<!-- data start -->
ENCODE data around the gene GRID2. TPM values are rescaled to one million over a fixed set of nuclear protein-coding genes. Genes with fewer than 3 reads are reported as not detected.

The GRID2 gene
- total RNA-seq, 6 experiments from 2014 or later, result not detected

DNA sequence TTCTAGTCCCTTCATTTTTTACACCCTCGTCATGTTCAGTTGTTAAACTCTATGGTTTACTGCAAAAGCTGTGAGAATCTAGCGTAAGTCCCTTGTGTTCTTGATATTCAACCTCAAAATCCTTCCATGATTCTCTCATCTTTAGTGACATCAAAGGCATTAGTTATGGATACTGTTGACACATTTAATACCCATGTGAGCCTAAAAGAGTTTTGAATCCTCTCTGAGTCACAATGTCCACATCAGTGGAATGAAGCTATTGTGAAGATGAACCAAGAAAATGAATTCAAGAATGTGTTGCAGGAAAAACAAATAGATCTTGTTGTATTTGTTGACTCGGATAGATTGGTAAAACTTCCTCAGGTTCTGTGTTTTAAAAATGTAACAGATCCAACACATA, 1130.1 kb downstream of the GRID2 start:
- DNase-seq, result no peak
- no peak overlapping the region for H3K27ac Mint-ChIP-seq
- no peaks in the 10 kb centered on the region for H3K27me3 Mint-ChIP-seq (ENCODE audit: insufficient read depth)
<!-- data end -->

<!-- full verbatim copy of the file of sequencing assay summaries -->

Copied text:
ENCODE data around the gene GRID2. TPM values are rescaled to one million over a fixed set of nuclear protein-coding genes. Genes with fewer than 3 reads are reported as not detected.

The GRID2 gene
- total RNA-seq, 6 experiments from 2014 or later, result not detected

DNA sequence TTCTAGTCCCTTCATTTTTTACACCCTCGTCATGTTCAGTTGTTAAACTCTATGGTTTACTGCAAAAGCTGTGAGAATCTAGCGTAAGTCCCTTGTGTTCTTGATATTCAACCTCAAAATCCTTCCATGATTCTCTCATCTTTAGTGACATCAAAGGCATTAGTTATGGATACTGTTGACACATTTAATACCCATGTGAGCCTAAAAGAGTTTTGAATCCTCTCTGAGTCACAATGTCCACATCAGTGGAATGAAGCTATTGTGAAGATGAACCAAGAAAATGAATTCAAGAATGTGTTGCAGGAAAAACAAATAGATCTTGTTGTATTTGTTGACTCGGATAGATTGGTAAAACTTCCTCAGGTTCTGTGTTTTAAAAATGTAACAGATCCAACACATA, 1130.1 kb downstream of the GRID2 start:
- DNase-seq, result no peak
- no peak overlapping the region for H3K27ac Mint-ChIP-seq
- no peaks in the 10 kb centered on the region for H3K27me3 Mint-ChIP-seq (ENCODE audit: insufficient read depth)